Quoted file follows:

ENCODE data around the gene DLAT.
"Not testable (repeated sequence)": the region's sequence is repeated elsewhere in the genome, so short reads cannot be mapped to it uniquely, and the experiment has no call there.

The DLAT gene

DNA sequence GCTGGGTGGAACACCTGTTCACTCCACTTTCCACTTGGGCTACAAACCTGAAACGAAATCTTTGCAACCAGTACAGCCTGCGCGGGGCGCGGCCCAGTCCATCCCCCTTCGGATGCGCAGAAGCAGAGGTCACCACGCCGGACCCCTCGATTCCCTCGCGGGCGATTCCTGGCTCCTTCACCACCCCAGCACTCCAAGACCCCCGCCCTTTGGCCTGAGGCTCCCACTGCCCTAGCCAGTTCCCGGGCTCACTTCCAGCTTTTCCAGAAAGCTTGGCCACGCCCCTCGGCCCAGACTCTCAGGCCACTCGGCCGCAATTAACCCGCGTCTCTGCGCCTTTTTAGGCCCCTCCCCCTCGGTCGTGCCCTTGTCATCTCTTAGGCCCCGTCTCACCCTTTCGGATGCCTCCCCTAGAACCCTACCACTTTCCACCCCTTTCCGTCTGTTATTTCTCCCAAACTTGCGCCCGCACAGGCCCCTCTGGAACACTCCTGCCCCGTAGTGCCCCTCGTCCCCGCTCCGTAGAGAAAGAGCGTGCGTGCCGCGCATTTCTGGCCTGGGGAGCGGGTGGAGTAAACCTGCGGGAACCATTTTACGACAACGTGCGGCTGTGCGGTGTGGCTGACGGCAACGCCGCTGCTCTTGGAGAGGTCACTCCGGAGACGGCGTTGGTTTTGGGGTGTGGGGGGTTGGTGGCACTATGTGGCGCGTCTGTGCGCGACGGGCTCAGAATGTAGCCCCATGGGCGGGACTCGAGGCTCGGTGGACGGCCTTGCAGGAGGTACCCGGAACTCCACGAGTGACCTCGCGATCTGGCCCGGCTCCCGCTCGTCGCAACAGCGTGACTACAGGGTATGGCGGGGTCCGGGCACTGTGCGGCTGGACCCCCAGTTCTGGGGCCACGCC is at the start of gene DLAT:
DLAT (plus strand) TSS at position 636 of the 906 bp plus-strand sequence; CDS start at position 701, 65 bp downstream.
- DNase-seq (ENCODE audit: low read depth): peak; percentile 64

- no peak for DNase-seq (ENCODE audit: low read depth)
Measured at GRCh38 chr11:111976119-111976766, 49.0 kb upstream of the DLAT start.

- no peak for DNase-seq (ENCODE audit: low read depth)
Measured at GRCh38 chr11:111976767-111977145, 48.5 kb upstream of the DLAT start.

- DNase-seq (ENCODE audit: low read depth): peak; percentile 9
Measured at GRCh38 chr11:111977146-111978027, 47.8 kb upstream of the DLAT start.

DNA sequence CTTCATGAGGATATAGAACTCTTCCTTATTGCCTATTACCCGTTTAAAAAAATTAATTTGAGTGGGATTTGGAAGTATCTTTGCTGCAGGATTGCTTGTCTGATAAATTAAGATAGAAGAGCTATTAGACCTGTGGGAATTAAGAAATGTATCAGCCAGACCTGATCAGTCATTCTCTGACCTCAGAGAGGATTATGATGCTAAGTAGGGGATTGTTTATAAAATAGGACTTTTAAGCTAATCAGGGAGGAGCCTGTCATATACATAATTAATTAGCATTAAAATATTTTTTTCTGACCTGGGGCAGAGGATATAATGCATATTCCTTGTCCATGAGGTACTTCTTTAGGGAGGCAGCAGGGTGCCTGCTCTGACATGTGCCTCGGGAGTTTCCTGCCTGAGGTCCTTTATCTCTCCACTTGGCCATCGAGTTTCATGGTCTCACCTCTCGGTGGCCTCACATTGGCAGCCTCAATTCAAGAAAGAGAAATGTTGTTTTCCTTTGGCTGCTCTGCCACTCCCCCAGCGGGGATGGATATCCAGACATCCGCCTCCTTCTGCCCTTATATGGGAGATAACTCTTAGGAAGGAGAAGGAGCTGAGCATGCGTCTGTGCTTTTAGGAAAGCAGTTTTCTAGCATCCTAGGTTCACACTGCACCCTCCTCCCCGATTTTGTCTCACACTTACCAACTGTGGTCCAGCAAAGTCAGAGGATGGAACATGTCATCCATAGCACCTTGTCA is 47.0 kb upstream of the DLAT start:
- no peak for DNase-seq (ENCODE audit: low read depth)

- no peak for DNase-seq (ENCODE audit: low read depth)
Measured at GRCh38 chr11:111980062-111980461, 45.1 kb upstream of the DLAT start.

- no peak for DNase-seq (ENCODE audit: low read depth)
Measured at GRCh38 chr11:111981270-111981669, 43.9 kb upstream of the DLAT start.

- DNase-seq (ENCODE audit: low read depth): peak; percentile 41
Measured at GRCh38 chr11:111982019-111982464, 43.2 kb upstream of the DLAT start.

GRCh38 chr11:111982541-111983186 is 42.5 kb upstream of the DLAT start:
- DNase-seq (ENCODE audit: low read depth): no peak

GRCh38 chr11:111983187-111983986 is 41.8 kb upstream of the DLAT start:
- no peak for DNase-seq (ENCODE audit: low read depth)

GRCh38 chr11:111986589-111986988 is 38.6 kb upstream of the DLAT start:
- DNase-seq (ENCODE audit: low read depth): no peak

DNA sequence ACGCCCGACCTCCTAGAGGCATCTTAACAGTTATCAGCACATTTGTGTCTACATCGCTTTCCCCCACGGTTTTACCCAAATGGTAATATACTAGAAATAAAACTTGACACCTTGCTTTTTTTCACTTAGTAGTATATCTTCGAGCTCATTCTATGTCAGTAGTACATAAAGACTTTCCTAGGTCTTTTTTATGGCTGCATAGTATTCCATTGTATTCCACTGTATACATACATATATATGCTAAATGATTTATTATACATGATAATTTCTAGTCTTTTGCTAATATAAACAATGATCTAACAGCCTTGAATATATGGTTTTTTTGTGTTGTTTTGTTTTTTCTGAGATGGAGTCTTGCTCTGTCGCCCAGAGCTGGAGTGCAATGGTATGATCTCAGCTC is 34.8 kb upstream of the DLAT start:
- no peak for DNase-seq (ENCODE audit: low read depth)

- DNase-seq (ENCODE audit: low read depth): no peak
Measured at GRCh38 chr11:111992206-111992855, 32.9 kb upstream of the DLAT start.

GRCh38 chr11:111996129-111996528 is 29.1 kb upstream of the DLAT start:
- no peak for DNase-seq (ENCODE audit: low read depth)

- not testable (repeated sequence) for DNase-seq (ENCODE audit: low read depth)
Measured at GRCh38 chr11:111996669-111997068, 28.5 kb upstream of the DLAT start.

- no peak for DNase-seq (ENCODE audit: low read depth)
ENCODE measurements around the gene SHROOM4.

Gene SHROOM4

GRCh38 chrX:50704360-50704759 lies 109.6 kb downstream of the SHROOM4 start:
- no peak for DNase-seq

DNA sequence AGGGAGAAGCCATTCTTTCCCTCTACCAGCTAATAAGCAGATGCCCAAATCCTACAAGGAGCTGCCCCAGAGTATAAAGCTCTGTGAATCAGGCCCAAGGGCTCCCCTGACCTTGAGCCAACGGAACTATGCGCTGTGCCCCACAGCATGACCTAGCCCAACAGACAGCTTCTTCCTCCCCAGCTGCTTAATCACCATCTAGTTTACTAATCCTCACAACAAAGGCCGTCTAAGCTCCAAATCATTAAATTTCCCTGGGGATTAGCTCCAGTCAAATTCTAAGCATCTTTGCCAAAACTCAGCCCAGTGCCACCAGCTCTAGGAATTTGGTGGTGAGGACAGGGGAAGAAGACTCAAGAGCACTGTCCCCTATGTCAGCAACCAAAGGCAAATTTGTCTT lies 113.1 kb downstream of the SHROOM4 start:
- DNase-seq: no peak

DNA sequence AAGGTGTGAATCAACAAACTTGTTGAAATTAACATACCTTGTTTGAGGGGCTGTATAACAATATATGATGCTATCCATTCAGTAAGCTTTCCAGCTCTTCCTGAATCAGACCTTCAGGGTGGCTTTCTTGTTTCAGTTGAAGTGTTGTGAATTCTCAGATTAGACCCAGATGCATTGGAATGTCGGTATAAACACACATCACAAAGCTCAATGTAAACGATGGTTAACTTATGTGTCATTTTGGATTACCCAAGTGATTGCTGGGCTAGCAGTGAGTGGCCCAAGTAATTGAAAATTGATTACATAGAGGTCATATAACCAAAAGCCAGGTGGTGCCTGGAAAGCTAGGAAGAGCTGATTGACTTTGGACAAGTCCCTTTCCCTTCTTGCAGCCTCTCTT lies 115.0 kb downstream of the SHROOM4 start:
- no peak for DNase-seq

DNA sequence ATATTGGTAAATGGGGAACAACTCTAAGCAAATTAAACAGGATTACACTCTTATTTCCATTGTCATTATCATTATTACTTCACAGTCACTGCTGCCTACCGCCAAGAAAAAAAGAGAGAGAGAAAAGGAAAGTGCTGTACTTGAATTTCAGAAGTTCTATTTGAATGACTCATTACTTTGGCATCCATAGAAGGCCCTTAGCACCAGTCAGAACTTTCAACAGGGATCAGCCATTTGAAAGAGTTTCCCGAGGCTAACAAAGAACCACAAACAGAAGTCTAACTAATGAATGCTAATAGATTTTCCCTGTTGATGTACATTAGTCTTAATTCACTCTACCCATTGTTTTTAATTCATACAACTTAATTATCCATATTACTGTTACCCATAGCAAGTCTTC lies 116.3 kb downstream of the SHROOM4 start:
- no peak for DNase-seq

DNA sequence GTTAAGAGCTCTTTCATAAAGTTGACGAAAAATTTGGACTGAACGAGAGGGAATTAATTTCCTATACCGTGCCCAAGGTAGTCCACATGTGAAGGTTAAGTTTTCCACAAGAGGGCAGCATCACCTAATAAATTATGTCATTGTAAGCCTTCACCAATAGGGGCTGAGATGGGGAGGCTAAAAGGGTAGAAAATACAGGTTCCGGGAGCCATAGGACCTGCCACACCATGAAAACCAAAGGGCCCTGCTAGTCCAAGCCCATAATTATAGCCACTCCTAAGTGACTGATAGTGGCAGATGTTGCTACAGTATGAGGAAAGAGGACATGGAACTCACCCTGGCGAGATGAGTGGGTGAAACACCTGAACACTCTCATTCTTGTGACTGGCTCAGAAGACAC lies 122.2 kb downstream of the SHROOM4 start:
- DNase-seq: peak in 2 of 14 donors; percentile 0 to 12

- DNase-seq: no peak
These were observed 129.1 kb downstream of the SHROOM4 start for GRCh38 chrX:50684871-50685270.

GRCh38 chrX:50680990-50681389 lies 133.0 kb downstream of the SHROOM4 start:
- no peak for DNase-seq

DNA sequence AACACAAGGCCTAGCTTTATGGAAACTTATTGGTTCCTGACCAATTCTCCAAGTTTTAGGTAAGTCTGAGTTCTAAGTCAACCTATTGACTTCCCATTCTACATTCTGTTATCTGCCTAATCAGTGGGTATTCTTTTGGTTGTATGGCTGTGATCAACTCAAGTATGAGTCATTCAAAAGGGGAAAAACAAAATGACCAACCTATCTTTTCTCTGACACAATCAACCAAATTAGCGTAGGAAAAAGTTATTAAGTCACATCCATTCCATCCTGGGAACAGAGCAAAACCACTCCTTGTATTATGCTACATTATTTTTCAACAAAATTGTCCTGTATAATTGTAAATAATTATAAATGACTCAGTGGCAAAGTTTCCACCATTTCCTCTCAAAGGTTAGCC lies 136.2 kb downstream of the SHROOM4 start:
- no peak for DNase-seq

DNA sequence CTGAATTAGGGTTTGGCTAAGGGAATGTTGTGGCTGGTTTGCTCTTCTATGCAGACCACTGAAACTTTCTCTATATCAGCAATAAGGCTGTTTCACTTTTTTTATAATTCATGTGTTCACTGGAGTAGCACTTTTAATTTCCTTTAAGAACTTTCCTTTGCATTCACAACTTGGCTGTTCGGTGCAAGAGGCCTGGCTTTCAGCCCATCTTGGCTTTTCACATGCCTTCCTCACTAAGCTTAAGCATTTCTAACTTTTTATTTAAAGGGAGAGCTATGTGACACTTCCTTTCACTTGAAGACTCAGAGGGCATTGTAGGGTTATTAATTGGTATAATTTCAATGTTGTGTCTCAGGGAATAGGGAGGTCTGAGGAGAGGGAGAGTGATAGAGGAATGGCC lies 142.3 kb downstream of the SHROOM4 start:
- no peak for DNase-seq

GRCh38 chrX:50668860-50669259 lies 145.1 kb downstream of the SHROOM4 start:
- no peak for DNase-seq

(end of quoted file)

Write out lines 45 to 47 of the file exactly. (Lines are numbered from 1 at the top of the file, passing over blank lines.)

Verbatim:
- no peak for DNase-seq

DNA sequence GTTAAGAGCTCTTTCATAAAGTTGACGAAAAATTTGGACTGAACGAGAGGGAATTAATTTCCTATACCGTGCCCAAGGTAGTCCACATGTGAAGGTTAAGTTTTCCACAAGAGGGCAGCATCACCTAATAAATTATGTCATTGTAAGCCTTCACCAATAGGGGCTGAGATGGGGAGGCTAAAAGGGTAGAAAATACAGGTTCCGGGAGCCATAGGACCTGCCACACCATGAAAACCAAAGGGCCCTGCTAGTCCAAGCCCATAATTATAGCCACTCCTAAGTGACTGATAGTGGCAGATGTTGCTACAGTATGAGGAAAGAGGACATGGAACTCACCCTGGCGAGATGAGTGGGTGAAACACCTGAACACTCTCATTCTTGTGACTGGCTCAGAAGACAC lies 122.2 kb downstream of the SHROOM4 start:
- DNase-seq: peak in 2 of 14 donors; percentile 0 to 12